The Justice Department announced on Wednesday afternoon that the country's largest and lately flagging lender Bank of America will fork over $335 million to settle allegations that Countrywide discriminated against black and Hispanics applicants. The settlement is being hailed for the historical proportions of the amount -- The New York Times qualifies it as "the largest fair-lending settlement in history" -- but it's unclear if Americans will be happy with yet another bank writing a big check to pay for its mistakes. While the specific case the Justice Department was pursuing is related to Countrywide's alleged violation of anti-discrimination laws, including Fair Housing and Equal Credit Opportunity acts, the evidence of "statistically significant disparities by race and ethnicity" surfaced during a 2010 civil fraud investigation mounted by the Securities and Exchange Commission, The Times's Charlie Savage explains. Bank of America, who bought Countrywide and all of its sins in 2009, has already agreed to pay the federal government a $108 million settlement for duping its customers and $600 million for various shareholder lawsuits.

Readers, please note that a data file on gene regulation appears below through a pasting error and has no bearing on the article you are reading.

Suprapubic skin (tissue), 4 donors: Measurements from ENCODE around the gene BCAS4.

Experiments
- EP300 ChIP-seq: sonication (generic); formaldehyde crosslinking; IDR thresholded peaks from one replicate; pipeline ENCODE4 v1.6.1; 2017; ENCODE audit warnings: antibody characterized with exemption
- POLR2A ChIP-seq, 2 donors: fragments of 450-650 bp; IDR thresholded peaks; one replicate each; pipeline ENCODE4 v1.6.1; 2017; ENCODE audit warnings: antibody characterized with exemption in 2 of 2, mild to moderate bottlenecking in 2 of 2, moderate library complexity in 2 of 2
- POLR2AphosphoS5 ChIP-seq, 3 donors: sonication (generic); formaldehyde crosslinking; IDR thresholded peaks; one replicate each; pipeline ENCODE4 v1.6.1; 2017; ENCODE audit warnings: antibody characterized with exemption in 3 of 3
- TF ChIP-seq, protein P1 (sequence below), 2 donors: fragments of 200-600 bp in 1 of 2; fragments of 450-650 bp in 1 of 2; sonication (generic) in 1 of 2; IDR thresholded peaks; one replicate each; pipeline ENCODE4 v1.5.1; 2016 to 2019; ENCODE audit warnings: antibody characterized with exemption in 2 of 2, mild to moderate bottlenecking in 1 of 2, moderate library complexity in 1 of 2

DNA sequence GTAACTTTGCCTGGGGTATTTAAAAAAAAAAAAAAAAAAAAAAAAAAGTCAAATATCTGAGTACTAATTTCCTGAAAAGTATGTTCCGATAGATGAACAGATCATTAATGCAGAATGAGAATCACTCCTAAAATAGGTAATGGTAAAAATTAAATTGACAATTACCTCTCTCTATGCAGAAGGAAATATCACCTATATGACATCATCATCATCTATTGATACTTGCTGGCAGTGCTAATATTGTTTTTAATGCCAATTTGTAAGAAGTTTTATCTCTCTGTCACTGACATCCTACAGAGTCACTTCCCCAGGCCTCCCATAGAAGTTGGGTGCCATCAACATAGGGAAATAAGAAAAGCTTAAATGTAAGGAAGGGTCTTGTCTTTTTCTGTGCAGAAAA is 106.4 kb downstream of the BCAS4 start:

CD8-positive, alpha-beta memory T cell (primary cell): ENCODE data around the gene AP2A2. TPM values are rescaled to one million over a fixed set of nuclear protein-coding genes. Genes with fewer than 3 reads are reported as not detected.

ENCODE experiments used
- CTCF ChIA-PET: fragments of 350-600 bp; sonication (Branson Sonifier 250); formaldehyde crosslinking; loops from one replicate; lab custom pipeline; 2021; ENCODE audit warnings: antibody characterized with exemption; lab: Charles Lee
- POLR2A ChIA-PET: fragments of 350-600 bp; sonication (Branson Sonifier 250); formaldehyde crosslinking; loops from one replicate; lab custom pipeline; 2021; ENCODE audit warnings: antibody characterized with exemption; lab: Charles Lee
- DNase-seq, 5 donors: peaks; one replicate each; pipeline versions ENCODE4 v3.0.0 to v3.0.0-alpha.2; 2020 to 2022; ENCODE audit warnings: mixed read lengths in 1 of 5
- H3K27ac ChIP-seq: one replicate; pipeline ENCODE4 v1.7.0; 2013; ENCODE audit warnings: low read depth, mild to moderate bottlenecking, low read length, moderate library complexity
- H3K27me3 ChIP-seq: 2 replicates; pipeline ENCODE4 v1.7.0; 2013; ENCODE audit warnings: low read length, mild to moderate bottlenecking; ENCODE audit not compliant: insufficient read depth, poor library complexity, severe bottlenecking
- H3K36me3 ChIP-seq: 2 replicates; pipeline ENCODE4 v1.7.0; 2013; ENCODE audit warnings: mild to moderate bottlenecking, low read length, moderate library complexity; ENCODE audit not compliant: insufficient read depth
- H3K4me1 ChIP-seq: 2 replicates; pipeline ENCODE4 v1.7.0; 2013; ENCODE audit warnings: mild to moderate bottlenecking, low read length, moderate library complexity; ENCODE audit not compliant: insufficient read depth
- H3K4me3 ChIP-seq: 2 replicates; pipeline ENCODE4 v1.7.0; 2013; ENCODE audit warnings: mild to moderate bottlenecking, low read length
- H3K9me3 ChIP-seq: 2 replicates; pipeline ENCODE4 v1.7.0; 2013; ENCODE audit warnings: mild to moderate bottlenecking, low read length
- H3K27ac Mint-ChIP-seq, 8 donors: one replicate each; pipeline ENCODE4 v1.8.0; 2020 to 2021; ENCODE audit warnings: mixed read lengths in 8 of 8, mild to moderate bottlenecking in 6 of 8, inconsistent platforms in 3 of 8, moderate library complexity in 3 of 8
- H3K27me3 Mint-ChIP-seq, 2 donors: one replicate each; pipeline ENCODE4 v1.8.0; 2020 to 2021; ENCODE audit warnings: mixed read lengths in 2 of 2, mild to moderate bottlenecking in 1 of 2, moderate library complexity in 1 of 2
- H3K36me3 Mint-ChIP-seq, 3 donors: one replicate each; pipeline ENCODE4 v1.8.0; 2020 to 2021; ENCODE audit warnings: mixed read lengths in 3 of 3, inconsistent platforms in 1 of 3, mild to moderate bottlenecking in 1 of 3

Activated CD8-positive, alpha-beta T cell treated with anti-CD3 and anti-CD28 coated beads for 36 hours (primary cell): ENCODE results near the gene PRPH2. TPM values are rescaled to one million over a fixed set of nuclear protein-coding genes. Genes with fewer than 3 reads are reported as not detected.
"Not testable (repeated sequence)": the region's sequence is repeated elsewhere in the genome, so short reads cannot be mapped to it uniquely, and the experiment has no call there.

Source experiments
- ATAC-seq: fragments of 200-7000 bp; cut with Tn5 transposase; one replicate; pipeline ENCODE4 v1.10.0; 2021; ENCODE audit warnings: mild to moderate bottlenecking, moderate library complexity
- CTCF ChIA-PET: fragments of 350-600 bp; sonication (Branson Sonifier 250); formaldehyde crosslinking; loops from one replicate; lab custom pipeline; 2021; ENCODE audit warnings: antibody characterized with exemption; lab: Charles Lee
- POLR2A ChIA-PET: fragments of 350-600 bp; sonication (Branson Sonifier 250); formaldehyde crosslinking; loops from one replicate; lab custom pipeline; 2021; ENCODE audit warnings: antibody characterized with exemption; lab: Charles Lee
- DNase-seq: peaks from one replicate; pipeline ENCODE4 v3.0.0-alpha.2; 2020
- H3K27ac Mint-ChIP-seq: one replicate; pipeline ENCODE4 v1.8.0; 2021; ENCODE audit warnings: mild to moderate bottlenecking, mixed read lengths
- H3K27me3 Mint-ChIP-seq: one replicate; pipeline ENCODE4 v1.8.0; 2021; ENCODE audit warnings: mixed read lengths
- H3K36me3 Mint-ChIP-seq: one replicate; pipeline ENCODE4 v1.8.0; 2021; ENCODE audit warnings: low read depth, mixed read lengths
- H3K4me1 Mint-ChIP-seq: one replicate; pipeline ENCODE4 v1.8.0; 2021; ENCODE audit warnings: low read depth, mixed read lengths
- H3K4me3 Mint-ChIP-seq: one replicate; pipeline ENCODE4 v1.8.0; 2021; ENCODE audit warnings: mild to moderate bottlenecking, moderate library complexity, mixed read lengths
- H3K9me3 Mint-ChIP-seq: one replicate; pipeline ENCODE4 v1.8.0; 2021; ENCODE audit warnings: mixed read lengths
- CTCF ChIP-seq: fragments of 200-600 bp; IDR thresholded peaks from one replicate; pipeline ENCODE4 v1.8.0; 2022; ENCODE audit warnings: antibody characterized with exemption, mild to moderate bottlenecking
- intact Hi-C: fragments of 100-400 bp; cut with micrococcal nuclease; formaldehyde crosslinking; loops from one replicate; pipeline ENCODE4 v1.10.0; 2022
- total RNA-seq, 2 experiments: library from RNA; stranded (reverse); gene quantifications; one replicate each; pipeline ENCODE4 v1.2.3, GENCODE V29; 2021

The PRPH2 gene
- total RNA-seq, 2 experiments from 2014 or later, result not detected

This article is from the archive of our partner The Wire.